He hadn’t revealed himself though. He’d found a way to hide in plain sight and then he’d begun stripping Cat of every defense she possessed.

He’d taken not just her protection though—he’d stolen her illusions, her belief in belonging, and in herself.

Her alpha may well want her dead. But at this point, she owed him the same coin. It was now just a matter of time before they likely destroyed each other.

•   •   •

“You don’t have to go.” Terran Martinez stood at the open door of the bedroom that evening, watching her with somber, dark eyes, his expression heavy as she packed.

He’d played the part of her uncle, even protecting her from the man who had sworn to treat her as a daughter. For thirteen years she’d let herself pretend she had a family, a place to belong, only to realize she had no such thing.

Terran didn’t ask her not to go. He didn’t tell her it didn’t matter that she wasn’t Claire, he only said she didn’t have to leave.

Once, she’d been a part of the extensive Martinez family. Her cousins, Isabelle and Chelsea, had visited often after she’d moved in with Terran several months before, after Raymond, Claire’s father, was indicted on crimes against Breed Law.

Claire’s mother, Maria; her father, Raymond; and her brother, Linc, whom Cat had been genuinely fond of, had turned their backs on her within days of the charges being officially brought by the Breeds and a date set for a hearing in front of the Breed Tribunal.

Maria and Raymond both had known she wasn’t really Claire. They had been there the night she had taken their daughter’s identity, had participated in the cover-up. Linc, though, she was never certain what he knew and what he didn’t.

“I know, Terran,” she answered quietly as she placed her clothes in the suitcases she’d bought after leaving the meeting with Jonas Wyatt. “It’s better this way.”

Not that Terran and Orrin both weren’t aware of who she had been all along as well. Everyone knew. But no one had wanted to admit that the real Claire was gone, despite their knowledge.

Terran had lost his treasured younger sister to the Genetics Council when she was only sixteen. He and his father—and, he’d believed, his older brother, Raymond—had searched for thirty years for her, only to learn of the horrific death she’d suffered while still a young woman and, with her death, the disappearance of several of her Breed children. One of which had been a girl. And he’d lost his niece, Claire, at fifteen to drugs and a tragic car accident.

This family had already suffered so much.

“Better for who? For you?”

His question surprised her. She paused in placing her jeans in the suitcase and considered it before turning back to him.

“The cat’s out of the bag, literally,” she reminded him, the overwhelming sadness that she could no longer pretend to be the person they loved weighing at her heart. “I can’t pretend anymore. I can’t put my head down and be nice and quiet and sweet while raging inside. My maturing genetics just won’t allow it.”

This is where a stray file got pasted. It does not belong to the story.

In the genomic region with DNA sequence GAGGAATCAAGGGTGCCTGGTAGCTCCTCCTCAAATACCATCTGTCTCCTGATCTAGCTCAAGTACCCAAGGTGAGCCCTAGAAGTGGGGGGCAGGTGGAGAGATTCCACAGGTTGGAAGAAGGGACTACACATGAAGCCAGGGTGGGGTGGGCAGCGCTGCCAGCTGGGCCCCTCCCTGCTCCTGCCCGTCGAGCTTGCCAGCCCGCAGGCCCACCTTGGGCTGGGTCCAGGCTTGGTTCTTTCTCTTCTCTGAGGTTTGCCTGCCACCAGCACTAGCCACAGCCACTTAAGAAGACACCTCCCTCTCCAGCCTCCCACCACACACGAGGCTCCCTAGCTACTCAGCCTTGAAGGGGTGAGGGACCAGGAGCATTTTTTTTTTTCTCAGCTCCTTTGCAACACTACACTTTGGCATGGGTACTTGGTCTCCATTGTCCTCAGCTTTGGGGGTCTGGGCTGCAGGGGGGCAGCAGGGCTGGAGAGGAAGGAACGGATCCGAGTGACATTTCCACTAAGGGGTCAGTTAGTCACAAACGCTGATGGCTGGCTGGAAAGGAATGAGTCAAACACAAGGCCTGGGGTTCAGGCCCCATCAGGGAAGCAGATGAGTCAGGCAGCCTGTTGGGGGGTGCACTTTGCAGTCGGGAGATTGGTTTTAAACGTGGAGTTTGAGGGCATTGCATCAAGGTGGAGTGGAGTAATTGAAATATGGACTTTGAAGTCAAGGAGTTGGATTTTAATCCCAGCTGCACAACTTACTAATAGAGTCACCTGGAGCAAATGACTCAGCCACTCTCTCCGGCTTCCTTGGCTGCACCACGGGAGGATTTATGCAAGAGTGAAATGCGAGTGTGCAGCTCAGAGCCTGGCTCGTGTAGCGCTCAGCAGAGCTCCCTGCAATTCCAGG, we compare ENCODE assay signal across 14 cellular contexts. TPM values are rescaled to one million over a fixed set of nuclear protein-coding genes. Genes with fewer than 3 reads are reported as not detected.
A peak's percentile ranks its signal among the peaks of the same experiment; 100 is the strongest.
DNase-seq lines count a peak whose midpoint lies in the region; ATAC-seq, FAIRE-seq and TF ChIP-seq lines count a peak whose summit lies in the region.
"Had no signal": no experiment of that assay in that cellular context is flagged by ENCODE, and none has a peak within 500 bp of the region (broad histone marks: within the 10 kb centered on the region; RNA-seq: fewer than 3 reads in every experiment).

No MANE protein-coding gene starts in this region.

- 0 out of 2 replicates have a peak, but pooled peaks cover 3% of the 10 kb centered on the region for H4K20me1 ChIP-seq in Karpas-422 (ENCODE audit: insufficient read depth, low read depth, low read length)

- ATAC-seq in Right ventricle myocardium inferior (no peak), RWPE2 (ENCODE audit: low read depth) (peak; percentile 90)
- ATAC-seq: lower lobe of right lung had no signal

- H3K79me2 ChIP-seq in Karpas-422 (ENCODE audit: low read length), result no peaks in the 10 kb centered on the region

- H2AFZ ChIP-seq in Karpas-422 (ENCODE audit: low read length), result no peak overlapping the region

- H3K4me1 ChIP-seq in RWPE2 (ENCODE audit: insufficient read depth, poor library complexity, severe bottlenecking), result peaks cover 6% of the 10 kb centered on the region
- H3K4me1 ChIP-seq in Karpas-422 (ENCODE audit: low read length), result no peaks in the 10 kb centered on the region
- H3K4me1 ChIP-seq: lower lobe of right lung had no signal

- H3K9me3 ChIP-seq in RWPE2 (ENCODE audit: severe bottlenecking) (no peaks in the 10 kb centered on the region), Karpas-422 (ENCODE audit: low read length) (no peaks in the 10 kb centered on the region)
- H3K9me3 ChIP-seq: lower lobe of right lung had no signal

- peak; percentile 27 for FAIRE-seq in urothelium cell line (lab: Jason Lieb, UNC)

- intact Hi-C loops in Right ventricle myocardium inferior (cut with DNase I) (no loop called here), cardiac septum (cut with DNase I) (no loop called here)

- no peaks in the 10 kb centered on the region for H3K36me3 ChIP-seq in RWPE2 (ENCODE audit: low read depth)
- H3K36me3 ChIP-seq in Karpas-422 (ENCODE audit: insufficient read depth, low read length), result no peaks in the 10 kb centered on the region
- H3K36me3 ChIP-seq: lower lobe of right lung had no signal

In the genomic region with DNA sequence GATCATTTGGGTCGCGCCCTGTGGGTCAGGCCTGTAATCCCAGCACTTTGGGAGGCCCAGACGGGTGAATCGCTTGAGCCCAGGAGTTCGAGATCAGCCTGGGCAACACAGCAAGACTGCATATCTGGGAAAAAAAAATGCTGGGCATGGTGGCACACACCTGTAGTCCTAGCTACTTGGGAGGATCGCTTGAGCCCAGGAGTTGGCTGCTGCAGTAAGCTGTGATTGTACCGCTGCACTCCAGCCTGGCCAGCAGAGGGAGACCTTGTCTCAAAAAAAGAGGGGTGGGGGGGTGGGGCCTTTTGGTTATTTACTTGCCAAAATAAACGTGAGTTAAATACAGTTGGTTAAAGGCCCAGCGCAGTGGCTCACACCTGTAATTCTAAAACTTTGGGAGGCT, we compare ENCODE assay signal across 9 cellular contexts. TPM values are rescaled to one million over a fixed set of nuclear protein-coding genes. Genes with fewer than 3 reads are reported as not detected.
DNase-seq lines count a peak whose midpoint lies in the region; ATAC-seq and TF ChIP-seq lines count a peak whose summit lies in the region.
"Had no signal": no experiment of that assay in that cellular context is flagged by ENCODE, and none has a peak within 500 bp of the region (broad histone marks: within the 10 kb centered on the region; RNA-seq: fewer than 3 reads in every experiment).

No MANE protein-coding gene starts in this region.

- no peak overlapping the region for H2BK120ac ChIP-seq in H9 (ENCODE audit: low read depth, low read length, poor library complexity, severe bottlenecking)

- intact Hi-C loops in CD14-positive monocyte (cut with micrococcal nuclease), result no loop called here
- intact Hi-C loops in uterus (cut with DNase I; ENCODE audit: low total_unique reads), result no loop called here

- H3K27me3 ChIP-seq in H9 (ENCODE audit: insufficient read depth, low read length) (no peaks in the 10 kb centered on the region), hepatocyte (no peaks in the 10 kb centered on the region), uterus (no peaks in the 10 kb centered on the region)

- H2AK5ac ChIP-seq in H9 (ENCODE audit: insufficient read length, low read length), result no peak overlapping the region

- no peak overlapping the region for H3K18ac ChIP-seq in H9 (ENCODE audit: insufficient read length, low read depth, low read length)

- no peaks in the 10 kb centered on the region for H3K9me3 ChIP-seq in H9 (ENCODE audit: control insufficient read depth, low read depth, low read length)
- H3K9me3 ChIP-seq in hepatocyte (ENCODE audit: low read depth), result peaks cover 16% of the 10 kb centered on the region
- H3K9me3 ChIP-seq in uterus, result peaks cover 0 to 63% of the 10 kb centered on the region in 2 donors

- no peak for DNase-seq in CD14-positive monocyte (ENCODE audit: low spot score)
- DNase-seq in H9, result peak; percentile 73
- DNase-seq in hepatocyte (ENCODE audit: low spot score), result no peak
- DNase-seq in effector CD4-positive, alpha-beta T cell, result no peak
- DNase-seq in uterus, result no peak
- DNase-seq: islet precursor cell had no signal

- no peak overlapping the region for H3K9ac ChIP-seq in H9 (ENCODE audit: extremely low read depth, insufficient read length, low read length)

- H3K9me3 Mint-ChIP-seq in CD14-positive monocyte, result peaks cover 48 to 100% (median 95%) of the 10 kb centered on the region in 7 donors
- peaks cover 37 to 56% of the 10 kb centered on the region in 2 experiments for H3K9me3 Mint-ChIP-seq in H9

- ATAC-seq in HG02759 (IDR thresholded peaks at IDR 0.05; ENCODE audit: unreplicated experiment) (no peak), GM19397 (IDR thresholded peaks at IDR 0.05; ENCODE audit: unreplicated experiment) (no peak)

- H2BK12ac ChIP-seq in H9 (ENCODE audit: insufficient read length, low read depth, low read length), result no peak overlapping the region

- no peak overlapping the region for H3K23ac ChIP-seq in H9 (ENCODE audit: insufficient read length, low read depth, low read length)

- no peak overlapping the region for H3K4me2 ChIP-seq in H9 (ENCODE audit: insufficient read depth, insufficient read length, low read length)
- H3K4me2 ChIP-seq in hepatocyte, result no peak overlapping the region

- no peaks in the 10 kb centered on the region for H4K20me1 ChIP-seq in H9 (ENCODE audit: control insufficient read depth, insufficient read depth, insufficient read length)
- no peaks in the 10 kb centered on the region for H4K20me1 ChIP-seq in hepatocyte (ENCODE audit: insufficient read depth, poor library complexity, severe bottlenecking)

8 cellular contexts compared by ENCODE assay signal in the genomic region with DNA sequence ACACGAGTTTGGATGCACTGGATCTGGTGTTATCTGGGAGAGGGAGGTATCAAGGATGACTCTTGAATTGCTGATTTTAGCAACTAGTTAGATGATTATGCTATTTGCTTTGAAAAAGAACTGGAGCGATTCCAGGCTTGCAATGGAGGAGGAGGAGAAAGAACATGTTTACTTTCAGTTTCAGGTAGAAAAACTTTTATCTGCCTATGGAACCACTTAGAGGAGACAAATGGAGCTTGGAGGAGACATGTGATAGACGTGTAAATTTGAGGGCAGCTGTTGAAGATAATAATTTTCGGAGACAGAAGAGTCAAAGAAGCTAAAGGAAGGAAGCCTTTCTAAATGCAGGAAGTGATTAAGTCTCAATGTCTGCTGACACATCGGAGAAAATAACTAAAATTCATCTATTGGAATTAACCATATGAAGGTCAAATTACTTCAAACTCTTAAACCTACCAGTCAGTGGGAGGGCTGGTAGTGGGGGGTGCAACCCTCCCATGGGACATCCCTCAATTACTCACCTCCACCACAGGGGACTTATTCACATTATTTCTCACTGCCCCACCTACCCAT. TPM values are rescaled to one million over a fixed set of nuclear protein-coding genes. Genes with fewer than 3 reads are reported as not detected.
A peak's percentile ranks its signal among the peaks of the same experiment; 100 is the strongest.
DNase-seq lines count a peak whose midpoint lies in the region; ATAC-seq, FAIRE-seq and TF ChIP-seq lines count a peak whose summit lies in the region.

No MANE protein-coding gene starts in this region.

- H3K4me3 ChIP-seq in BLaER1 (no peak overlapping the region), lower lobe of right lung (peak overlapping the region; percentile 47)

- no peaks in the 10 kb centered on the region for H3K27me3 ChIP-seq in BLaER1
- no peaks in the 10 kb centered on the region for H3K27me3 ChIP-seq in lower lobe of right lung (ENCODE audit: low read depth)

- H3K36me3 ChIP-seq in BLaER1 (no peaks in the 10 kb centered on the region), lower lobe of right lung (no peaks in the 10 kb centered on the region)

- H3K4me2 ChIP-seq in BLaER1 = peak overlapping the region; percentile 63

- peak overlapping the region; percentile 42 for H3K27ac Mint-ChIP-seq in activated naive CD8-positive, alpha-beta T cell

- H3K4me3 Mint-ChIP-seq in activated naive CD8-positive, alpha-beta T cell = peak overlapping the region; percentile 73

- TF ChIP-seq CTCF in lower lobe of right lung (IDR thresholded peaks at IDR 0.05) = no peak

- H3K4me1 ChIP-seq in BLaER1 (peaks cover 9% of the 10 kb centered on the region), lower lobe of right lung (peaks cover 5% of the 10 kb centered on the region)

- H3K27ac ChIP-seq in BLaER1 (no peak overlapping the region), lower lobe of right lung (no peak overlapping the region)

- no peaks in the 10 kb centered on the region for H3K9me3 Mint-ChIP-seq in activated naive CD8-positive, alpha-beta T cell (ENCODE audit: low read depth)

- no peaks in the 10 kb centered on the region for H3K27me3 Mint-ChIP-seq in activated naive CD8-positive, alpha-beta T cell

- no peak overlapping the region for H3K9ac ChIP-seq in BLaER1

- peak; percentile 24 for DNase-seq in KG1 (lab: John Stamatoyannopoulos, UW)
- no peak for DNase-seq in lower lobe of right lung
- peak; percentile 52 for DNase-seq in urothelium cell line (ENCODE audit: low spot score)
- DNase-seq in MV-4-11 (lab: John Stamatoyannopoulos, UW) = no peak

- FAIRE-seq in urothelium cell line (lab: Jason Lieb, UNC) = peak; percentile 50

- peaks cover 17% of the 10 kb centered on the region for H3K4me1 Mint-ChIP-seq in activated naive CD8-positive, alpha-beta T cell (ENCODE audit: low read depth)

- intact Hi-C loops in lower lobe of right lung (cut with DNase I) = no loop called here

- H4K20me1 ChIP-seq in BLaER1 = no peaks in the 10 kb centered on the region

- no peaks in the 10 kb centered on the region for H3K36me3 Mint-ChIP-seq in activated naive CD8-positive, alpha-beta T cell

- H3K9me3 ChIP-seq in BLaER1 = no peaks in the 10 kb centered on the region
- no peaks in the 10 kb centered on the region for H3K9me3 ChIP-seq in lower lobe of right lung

The frown at his brow grew heavier. “We didn’t demand that you take Claire’s personality as well as her identity when the ritual failed.”

The ritual. That otherworldly episode that had given her so much of who and what Claire Martinez was. Lying amid the steam and the scents of earth, dampened herbs and life itself, she’d felt the spirit of the dying girl whisper through her, determined to protect her with her own identity, with everything she was. Cat had felt herself drift then, into a sleep so deep, so dark, she’d immediately railed against it.

When she’d awakened from that sleep it was to find that spirit still there, watching over her, protecting her when other Breeds were there by effectively hiding any scent or realization to Breed senses of her true identity. For years Claire Martinez had protected her. Until Gideon’s return. Now the awareness of the spirit that had watched over her was gone.

“Claire’s gone. The change was too sudden.” Frustration ate at her now, rising from a well of painful realizations that refused to be hidden. “I lost too much too fast and now I have to figure out where to go from here. I won’t endanger the rest of you while I do that.”

She wasn’t Claire.

Her genetics would begin adapting now that the maturation of her Bengal genetics was beginning. The tigress that had merely lurked within her, only coming out when she called it, was now beginning to merge with her human genetics in a way she may not be able to hide for much longer.

“So you’ll face it alone?” The scent of his anger began to fill the air. “And you expect us to simply accept that?”

She swallowed tightly, her fists clenching in the clothes she’d retrieved from the bed as she turned to him.

“I’m not Claire,” she reminded him, desperate to hear him say it didn’t matter. “I don’t have the right to ask any more than that of you.”

His lips thinned. Something bleak and filled with rage flashed in his gaze before it was gone as though it had never existed.

Rather than speaking the words she needed to hear, he shook his head, pushed his fingers through his graying black hair then turned and headed back to the front of the house.

Cat clapped her hand over her lips to hold back a cry, a shattered sound of disillusionment. She’d been so certain he’d tell her it didn’t matter that she wasn’t really Claire. That she was family anyway. She’d been his acknowledged niece for thirteen years, he’d been part of her protection for just as long. But he couldn’t tell her it didn’t matter.